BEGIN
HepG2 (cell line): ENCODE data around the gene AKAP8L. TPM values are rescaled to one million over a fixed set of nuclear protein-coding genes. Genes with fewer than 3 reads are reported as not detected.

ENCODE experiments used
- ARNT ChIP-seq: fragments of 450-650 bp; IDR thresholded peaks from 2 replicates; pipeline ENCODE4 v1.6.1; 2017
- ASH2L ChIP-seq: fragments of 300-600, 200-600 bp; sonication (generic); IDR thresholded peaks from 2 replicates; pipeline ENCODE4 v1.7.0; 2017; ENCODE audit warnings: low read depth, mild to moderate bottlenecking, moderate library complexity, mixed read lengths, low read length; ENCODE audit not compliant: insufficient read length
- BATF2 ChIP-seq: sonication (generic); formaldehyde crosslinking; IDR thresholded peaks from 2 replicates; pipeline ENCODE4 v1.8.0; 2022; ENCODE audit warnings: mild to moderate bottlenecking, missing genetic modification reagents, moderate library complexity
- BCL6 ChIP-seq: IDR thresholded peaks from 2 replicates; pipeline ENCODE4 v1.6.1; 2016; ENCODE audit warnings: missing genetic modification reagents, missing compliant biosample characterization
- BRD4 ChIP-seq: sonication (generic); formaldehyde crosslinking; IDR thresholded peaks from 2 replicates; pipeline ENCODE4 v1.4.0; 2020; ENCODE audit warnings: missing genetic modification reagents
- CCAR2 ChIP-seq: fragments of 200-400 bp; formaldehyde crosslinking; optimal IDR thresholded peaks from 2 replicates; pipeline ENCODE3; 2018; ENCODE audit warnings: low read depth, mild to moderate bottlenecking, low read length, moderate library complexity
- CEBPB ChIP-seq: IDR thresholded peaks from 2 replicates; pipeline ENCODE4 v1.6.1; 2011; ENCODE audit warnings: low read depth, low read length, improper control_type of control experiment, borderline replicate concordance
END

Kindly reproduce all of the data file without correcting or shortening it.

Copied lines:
HepG2 (cell line): ENCODE data around the gene AKAP8L. TPM values are rescaled to one million over a fixed set of nuclear protein-coding genes. Genes with fewer than 3 reads are reported as not detected.

ENCODE experiments used
- ARNT ChIP-seq: fragments of 450-650 bp; IDR thresholded peaks from 2 replicates; pipeline ENCODE4 v1.6.1; 2017
- ASH2L ChIP-seq: fragments of 300-600, 200-600 bp; sonication (generic); IDR thresholded peaks from 2 replicates; pipeline ENCODE4 v1.7.0; 2017; ENCODE audit warnings: low read depth, mild to moderate bottlenecking, moderate library complexity, mixed read lengths, low read length; ENCODE audit not compliant: insufficient read length
- BATF2 ChIP-seq: sonication (generic); formaldehyde crosslinking; IDR thresholded peaks from 2 replicates; pipeline ENCODE4 v1.8.0; 2022; ENCODE audit warnings: mild to moderate bottlenecking, missing genetic modification reagents, moderate library complexity
- BCL6 ChIP-seq: IDR thresholded peaks from 2 replicates; pipeline ENCODE4 v1.6.1; 2016; ENCODE audit warnings: missing genetic modification reagents, missing compliant biosample characterization
- BRD4 ChIP-seq: sonication (generic); formaldehyde crosslinking; IDR thresholded peaks from 2 replicates; pipeline ENCODE4 v1.4.0; 2020; ENCODE audit warnings: missing genetic modification reagents
- CCAR2 ChIP-seq: fragments of 200-400 bp; formaldehyde crosslinking; optimal IDR thresholded peaks from 2 replicates; pipeline ENCODE3; 2018; ENCODE audit warnings: low read depth, mild to moderate bottlenecking, low read length, moderate library complexity
- CEBPB ChIP-seq: IDR thresholded peaks from 2 replicates; pipeline ENCODE4 v1.6.1; 2011; ENCODE audit warnings: low read depth, low read length, improper control_type of control experiment, borderline replicate concordance